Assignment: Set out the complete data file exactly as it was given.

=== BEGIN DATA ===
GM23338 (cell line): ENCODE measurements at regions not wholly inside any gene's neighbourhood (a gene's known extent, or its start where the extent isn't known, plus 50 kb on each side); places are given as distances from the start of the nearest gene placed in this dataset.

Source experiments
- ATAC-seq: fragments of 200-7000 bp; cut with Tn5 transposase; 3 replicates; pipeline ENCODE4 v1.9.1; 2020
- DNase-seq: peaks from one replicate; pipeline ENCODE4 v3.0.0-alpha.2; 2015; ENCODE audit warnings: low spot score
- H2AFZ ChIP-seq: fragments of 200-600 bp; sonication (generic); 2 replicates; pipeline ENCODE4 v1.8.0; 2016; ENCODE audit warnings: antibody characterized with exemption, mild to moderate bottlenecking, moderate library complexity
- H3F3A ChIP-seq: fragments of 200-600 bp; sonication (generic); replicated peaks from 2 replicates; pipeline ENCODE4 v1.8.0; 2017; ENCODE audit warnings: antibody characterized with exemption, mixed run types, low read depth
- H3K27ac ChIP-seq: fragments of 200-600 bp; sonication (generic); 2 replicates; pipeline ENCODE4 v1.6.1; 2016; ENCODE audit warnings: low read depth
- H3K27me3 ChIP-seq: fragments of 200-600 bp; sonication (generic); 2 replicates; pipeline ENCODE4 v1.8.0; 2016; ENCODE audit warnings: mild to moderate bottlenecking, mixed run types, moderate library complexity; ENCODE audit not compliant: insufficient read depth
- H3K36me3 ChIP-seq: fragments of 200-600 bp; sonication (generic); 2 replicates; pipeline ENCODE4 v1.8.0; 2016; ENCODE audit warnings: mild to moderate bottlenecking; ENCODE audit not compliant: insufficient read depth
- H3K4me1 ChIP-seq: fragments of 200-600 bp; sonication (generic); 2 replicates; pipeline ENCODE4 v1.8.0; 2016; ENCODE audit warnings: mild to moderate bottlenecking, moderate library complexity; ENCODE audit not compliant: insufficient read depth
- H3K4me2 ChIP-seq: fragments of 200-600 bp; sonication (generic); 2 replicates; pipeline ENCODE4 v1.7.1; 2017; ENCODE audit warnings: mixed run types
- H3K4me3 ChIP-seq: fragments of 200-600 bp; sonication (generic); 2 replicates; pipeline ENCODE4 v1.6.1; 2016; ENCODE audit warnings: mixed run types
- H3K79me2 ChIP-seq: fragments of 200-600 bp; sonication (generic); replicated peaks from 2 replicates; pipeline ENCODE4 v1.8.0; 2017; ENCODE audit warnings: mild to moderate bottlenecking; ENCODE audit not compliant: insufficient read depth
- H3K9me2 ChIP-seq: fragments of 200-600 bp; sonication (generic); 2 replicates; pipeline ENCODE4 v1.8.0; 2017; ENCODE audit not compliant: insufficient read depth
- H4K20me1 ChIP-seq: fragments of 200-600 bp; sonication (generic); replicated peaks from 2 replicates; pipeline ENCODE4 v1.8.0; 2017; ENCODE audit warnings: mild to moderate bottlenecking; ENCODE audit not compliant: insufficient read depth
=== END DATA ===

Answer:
GM23338 (cell line): ENCODE measurements at regions not wholly inside any gene's neighbourhood (a gene's known extent, or its start where the extent isn't known, plus 50 kb on each side); places are given as distances from the start of the nearest gene placed in this dataset.

Source experiments
- ATAC-seq: fragments of 200-7000 bp; cut with Tn5 transposase; 3 replicates; pipeline ENCODE4 v1.9.1; 2020
- DNase-seq: peaks from one replicate; pipeline ENCODE4 v3.0.0-alpha.2; 2015; ENCODE audit warnings: low spot score
- H2AFZ ChIP-seq: fragments of 200-600 bp; sonication (generic); 2 replicates; pipeline ENCODE4 v1.8.0; 2016; ENCODE audit warnings: antibody characterized with exemption, mild to moderate bottlenecking, moderate library complexity
- H3F3A ChIP-seq: fragments of 200-600 bp; sonication (generic); replicated peaks from 2 replicates; pipeline ENCODE4 v1.8.0; 2017; ENCODE audit warnings: antibody characterized with exemption, mixed run types, low read depth
- H3K27ac ChIP-seq: fragments of 200-600 bp; sonication (generic); 2 replicates; pipeline ENCODE4 v1.6.1; 2016; ENCODE audit warnings: low read depth
- H3K27me3 ChIP-seq: fragments of 200-600 bp; sonication (generic); 2 replicates; pipeline ENCODE4 v1.8.0; 2016; ENCODE audit warnings: mild to moderate bottlenecking, mixed run types, moderate library complexity; ENCODE audit not compliant: insufficient read depth
- H3K36me3 ChIP-seq: fragments of 200-600 bp; sonication (generic); 2 replicates; pipeline ENCODE4 v1.8.0; 2016; ENCODE audit warnings: mild to moderate bottlenecking; ENCODE audit not compliant: insufficient read depth
- H3K4me1 ChIP-seq: fragments of 200-600 bp; sonication (generic); 2 replicates; pipeline ENCODE4 v1.8.0; 2016; ENCODE audit warnings: mild to moderate bottlenecking, moderate library complexity; ENCODE audit not compliant: insufficient read depth
- H3K4me2 ChIP-seq: fragments of 200-600 bp; sonication (generic); 2 replicates; pipeline ENCODE4 v1.7.1; 2017; ENCODE audit warnings: mixed run types
- H3K4me3 ChIP-seq: fragments of 200-600 bp; sonication (generic); 2 replicates; pipeline ENCODE4 v1.6.1; 2016; ENCODE audit warnings: mixed run types
- H3K79me2 ChIP-seq: fragments of 200-600 bp; sonication (generic); replicated peaks from 2 replicates; pipeline ENCODE4 v1.8.0; 2017; ENCODE audit warnings: mild to moderate bottlenecking; ENCODE audit not compliant: insufficient read depth
- H3K9me2 ChIP-seq: fragments of 200-600 bp; sonication (generic); 2 replicates; pipeline ENCODE4 v1.8.0; 2017; ENCODE audit not compliant: insufficient read depth
- H4K20me1 ChIP-seq: fragments of 200-600 bp; sonication (generic); replicated peaks from 2 replicates; pipeline ENCODE4 v1.8.0; 2017; ENCODE audit warnings: mild to moderate bottlenecking; ENCODE audit not compliant: insufficient read depth